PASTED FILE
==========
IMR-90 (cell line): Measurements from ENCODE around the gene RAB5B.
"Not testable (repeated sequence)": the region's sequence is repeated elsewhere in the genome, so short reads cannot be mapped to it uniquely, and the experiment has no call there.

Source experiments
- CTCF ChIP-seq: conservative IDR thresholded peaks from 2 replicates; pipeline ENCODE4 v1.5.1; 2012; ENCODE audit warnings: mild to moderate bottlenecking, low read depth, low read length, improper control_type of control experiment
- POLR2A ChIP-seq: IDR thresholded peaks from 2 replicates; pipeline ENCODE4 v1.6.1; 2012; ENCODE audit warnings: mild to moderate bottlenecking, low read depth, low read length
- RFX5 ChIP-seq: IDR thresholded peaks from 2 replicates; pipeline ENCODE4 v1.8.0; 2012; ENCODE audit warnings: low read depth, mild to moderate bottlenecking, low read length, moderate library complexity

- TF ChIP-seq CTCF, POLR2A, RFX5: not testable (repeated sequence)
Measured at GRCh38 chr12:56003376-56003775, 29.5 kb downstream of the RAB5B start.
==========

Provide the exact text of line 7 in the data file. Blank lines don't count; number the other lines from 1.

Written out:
- TF ChIP-seq CTCF, POLR2A, RFX5: not testable (repeated sequence)